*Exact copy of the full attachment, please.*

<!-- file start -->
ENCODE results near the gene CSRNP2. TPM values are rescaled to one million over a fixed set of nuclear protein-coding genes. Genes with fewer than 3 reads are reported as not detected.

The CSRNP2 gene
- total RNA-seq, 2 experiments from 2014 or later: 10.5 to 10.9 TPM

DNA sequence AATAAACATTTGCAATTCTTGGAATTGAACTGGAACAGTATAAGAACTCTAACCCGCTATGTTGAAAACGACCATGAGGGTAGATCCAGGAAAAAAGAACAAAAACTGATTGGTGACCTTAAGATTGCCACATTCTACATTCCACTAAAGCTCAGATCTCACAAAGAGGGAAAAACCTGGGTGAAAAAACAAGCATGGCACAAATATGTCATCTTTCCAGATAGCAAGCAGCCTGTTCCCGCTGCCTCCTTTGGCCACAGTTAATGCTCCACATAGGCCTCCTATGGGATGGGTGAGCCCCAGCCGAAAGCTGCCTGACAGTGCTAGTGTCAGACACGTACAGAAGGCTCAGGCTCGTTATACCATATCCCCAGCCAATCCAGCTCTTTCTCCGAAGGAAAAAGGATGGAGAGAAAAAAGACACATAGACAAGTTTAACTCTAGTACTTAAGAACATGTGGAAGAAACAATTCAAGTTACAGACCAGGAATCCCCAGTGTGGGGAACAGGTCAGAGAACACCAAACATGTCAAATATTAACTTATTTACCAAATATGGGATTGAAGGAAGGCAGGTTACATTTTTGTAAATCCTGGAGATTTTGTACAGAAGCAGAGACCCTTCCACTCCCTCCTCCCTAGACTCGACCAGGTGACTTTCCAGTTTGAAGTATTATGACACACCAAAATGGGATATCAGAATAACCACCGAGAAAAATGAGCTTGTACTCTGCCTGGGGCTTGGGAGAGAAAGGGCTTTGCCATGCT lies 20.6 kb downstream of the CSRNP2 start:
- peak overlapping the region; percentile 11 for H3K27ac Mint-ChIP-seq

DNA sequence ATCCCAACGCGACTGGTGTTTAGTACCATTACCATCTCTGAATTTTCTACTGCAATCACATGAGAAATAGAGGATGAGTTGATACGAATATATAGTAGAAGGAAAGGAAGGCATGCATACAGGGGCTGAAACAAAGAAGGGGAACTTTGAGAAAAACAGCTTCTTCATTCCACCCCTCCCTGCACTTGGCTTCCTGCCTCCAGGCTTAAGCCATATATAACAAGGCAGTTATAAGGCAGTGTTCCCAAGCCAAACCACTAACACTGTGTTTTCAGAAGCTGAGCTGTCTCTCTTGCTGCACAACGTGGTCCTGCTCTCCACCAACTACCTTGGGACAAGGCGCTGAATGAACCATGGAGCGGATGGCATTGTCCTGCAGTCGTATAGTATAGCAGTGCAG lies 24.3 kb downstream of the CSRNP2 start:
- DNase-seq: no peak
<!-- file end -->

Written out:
ENCODE results near the gene CSRNP2. TPM values are rescaled to one million over a fixed set of nuclear protein-coding genes. Genes with fewer than 3 reads are reported as not detected.

The CSRNP2 gene
- total RNA-seq, 2 experiments from 2014 or later: 10.5 to 10.9 TPM

DNA sequence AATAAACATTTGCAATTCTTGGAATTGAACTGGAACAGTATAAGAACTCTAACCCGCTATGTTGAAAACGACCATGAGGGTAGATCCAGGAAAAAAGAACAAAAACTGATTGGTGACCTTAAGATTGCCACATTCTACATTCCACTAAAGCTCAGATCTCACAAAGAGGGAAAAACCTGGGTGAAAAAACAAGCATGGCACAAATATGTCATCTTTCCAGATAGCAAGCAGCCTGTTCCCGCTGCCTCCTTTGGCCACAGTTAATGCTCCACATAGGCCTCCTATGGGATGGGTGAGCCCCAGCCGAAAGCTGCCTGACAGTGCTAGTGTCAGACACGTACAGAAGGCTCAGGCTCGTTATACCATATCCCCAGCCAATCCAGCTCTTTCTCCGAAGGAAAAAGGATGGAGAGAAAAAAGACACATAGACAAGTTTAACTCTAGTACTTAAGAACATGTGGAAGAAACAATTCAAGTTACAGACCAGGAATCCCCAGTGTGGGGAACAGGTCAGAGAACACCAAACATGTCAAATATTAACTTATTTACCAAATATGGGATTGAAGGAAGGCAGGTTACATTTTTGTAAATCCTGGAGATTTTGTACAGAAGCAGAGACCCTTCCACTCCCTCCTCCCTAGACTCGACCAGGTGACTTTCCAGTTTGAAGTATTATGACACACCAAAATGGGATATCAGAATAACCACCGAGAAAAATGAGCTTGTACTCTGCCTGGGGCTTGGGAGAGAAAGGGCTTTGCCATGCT lies 20.6 kb downstream of the CSRNP2 start:
- peak overlapping the region; percentile 11 for H3K27ac Mint-ChIP-seq

DNA sequence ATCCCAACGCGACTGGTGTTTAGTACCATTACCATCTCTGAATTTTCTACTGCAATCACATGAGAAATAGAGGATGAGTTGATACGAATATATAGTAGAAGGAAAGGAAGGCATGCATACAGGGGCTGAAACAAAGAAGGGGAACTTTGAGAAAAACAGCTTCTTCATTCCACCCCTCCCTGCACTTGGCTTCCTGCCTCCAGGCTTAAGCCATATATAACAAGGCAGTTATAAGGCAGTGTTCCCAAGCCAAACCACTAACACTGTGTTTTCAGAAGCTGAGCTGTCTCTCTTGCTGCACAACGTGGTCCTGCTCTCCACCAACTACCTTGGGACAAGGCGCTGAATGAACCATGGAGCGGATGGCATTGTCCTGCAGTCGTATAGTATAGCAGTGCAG lies 24.3 kb downstream of the CSRNP2 start:
- DNase-seq: no peak